Thunderstorms accompanied by torrents of rain and vivid flashes of lightning swept across the Washington area last night, bringing a dramatic end to three sweltering days of near 100-degree temperatures here.

Arriving at the close of a day on which the mercury reached 98 degrees, the storms knocked out power to thousands of homes and announced the approach of cooler, less humid air that is expected to make today more tolerable and tomorrow definitely pleasurable.

Although no serious injuries were reported here, five persons were reported missing last night after their boats capsized in high winds on Chesapeake Bay, and at least 30 persons were injured throughout Maryland, most of them in the Baltimore area. What witnesses described as a tornado touched down in the Baltimore city zoo, injuring five persons and killing two caged storks and a vulture.

"It was pretty scary," said one zoo visitor. "My kids were doing pretty good until the adults started screaming and hollering," said the man, Lawrence Littleton, of Salisbury, Md. "We rushed to the elephant home. A couple of people fell and were trampled" by the crowd, he said. Zoo officials estimated damage there at $50,000.

Elsewhere in Baltimore, eight injuries were reported when high winds blew down a stage at a German festival in the Inner Harbor.

Another tornado ripped through a trailer park at Aberdeen Proving Ground north of Baltimore, injuring 10 persons. Tornadoes were also sighted in Kent County on Maryland's eastern shore and in St. Mary's County south of Washington, but no injuries or serious damage was reported in any of these.

In this area, lightning and falling trees left more than 20,000 homes and businesses without power last night. In Baltimore, the figure was more than 60,000.

Ritchie Highway in Maryland, the main route between Baltimore and Annapolis, was closed for a time by fallen trees and downed power lines. As many as five homes in Montgomery County were damaged by falling trees.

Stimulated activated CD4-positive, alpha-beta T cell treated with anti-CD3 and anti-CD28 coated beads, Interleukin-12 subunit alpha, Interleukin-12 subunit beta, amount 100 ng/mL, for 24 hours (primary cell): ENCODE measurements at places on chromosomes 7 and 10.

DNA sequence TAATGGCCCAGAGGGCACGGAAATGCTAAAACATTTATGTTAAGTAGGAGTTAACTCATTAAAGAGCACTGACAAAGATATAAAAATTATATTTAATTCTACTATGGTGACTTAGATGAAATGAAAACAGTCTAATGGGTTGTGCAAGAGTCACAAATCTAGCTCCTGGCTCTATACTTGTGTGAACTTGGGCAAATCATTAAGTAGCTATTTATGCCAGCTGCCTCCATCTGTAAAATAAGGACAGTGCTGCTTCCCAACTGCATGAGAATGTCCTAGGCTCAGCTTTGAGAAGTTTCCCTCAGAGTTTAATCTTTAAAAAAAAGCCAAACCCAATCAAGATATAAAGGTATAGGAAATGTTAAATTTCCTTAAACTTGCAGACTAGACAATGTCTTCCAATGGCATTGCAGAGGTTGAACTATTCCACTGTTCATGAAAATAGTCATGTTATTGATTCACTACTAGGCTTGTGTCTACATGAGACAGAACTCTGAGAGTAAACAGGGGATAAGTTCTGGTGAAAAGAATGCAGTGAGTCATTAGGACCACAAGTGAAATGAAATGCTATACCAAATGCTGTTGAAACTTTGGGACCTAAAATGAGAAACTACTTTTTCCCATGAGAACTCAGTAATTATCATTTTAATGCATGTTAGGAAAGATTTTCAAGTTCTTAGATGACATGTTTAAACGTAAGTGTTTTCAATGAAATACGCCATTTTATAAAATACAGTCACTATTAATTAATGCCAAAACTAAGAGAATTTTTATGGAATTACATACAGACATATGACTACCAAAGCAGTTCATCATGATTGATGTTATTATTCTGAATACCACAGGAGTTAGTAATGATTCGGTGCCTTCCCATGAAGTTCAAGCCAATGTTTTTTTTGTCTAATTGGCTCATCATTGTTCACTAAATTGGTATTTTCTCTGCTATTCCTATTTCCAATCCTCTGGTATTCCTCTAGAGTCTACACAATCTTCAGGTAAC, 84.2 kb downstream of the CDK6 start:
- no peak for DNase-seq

The thunderstorms, which ended a two-week dry spell here and helped drop temperatures by 22 degrees between mid-afternoon and early evening, arrived in advance of a cold front moving eastward.

While today is not expected to be cool, it will certainly be more comfortable than the previous few days, said National Weather Service forecaster Harold Hess. High temperatures will be in the 87 to 91 degree range -- closer to the upper 80 degree readings normal for this time of year -- and the humidity level will be lower. Tomorrow, with the mercury dipping into the 80s, will be "very pleasant indeed," Hess said.

The past week has been decidedly unpleasant, with temperatures over 90 on five days out of the last seven Friday's 98 degree reading matched a record for the date. Saturday was only one degree cooler, and, at 1:44 p.m., yesterday the temperature reached 98 again.

Although the record for the date -- 101 degrees, set in 1934 -- was three degrees higher than yesterday's high reading, Washingtonians appeared to find 98 degrees sufficiently insufferable.